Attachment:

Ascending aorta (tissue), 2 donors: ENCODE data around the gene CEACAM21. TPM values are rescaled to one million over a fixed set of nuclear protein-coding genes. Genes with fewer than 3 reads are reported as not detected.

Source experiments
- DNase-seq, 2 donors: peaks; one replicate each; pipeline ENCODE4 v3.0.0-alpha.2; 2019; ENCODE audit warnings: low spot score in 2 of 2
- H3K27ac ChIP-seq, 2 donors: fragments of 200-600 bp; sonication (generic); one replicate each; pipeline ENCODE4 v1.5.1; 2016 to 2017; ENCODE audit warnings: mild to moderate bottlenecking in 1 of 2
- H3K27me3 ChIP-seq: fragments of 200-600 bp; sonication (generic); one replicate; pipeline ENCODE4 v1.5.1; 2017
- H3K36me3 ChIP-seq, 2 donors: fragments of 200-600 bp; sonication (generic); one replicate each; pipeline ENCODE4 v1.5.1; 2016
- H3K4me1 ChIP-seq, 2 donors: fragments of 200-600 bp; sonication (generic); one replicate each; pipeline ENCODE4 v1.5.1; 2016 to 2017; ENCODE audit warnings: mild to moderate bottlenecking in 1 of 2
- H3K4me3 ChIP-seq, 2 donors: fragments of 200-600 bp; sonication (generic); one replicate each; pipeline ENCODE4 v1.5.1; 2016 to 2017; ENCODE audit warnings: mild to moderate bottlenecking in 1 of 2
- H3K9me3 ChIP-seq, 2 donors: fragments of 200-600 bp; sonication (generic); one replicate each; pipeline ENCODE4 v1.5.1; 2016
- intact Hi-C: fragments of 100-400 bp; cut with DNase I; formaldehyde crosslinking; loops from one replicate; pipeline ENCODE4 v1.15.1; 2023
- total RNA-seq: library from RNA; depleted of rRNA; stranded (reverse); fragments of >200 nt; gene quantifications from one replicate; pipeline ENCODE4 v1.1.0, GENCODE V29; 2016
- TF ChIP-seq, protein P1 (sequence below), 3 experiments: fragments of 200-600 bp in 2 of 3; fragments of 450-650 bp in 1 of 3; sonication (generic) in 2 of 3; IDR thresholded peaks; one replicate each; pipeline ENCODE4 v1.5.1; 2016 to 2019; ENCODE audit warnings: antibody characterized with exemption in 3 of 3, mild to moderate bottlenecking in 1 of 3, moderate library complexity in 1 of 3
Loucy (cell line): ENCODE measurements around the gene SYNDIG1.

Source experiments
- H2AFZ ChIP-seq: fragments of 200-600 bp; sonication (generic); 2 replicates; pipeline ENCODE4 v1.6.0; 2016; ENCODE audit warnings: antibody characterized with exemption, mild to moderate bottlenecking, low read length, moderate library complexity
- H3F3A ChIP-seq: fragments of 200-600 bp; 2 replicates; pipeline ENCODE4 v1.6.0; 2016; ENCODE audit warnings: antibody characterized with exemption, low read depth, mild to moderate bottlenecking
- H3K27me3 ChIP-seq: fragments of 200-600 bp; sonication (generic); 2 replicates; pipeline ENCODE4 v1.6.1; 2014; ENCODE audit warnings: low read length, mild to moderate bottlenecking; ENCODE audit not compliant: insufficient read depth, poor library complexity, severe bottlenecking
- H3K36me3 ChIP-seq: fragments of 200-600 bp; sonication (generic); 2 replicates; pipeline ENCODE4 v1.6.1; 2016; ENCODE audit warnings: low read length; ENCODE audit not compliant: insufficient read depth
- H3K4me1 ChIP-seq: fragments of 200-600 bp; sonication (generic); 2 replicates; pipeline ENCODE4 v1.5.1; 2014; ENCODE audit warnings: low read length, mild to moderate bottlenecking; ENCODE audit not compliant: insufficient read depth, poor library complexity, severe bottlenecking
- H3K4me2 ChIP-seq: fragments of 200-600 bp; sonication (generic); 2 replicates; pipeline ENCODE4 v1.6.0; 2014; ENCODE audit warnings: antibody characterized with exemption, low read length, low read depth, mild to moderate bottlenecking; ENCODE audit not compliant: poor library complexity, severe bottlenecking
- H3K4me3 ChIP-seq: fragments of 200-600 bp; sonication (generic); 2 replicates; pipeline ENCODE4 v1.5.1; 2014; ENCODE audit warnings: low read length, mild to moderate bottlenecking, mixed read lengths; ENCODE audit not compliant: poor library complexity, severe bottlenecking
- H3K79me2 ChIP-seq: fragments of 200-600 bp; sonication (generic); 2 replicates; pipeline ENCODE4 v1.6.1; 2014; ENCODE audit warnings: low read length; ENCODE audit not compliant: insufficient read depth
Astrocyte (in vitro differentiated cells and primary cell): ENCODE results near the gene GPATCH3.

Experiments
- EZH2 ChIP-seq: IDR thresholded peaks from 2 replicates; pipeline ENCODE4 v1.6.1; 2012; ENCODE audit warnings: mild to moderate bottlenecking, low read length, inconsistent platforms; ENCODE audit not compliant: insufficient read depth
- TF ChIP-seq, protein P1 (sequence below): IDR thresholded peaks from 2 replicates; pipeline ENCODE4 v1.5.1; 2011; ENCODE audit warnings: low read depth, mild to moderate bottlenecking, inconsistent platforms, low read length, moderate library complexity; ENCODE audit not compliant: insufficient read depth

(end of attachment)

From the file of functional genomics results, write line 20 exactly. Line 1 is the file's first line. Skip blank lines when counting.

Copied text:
- H3K4me2 ChIP-seq: fragments of 200-600 bp; sonication (generic); 2 replicates; pipeline ENCODE4 v1.6.0; 2014; ENCODE audit warnings: antibody characterized with exemption, low read length, low read depth, mild to moderate bottlenecking; ENCODE audit not compliant: poor library complexity, severe bottlenecking